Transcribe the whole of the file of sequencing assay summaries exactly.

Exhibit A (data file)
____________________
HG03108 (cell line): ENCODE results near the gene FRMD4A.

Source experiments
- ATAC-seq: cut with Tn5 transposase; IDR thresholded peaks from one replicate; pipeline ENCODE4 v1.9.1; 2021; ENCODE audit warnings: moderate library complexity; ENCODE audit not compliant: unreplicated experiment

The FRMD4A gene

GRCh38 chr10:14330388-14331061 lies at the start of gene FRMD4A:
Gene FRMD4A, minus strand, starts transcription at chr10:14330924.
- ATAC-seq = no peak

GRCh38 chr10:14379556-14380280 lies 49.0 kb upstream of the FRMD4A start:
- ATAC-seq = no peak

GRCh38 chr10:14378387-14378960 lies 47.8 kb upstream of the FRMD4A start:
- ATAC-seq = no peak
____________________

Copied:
HG03108 (cell line): ENCODE results near the gene FRMD4A.

Source experiments
- ATAC-seq: cut with Tn5 transposase; IDR thresholded peaks from one replicate; pipeline ENCODE4 v1.9.1; 2021; ENCODE audit warnings: moderate library complexity; ENCODE audit not compliant: unreplicated experiment

The FRMD4A gene

GRCh38 chr10:14330388-14331061 lies at the start of gene FRMD4A:
Gene FRMD4A, minus strand, starts transcription at chr10:14330924.
- ATAC-seq = no peak

GRCh38 chr10:14379556-14380280 lies 49.0 kb upstream of the FRMD4A start:
- ATAC-seq = no peak

GRCh38 chr10:14378387-14378960 lies 47.8 kb upstream of the FRMD4A start:
- ATAC-seq = no peak